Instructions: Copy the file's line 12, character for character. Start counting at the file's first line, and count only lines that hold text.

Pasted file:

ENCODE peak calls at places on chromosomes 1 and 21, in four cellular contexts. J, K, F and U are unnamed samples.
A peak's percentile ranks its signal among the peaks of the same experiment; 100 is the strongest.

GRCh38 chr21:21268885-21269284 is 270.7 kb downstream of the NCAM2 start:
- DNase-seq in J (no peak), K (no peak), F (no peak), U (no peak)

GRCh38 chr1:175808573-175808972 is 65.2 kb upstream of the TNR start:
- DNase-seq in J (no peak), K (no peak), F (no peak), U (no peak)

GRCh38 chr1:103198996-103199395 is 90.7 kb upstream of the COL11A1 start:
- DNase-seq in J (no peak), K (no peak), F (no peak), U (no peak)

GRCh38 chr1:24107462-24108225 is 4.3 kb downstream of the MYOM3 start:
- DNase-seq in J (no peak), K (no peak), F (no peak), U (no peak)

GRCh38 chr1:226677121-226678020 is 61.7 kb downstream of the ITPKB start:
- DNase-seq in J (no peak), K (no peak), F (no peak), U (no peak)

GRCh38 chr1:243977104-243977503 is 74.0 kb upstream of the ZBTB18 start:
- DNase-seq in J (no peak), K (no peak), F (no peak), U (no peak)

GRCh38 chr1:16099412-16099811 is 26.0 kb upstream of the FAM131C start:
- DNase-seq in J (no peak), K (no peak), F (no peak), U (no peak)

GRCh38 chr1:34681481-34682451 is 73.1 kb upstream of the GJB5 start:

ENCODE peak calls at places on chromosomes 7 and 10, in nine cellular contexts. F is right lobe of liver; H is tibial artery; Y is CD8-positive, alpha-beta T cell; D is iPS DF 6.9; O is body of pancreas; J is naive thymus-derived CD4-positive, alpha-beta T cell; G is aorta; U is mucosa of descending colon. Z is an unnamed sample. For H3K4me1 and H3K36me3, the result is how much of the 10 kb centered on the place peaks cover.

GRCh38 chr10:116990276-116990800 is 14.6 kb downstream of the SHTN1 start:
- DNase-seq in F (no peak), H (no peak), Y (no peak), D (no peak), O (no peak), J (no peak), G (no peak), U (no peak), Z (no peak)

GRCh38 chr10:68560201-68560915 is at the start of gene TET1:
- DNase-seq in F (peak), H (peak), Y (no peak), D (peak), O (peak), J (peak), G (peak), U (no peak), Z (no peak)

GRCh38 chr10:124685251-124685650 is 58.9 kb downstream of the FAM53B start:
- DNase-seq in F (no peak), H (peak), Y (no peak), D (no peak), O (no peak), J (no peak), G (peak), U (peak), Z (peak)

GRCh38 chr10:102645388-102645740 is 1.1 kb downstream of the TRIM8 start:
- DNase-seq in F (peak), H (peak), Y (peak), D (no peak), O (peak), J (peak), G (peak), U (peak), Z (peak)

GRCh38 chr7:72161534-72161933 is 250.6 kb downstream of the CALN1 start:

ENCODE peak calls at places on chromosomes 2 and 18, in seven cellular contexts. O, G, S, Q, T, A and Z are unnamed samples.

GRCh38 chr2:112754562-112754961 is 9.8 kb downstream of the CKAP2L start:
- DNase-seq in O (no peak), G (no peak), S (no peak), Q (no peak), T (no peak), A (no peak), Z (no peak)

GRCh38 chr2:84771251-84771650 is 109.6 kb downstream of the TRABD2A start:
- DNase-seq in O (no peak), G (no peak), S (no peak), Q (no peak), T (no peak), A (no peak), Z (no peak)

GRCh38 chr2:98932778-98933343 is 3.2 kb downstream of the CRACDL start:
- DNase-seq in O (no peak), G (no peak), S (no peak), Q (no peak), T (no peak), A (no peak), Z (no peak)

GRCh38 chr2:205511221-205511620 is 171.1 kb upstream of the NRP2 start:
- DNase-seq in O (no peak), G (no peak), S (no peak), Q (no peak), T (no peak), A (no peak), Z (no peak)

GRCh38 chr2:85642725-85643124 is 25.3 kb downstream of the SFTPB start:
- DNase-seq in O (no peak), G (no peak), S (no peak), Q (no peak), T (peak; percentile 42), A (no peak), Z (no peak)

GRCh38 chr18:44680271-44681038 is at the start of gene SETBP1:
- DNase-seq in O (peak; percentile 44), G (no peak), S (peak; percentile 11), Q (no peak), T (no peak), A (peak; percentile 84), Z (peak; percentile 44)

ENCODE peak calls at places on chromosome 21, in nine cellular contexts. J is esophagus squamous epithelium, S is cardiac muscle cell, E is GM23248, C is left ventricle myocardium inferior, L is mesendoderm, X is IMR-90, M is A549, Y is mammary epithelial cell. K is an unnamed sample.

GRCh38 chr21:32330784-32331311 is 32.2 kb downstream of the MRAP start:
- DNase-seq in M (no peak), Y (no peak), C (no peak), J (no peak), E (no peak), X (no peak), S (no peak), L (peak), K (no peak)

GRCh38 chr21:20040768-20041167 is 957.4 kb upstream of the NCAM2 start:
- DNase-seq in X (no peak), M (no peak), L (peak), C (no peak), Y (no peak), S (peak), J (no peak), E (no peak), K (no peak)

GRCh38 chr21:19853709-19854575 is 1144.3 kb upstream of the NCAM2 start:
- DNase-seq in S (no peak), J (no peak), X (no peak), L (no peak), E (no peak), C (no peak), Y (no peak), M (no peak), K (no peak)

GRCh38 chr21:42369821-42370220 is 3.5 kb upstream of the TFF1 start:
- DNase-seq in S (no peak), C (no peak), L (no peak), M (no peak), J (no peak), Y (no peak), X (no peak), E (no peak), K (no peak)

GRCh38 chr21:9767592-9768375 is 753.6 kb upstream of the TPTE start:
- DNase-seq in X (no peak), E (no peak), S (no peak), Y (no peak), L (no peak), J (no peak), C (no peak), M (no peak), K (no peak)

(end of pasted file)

- DNase-seq in J (no peak), K (no peak), F (no peak), U (no peak)